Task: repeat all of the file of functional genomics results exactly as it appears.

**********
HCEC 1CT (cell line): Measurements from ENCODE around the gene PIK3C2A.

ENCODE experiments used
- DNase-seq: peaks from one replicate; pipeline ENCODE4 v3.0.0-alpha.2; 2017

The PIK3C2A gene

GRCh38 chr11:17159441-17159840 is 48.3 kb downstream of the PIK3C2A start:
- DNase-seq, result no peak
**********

HCEC 1CT (cell line): Measurements from ENCODE around the gene PIK3C2A.

ENCODE experiments used
- DNase-seq: peaks from one replicate; pipeline ENCODE4 v3.0.0-alpha.2; 2017

The PIK3C2A gene

GRCh38 chr11:17159441-17159840 is 48.3 kb downstream of the PIK3C2A start:
- DNase-seq, result no peak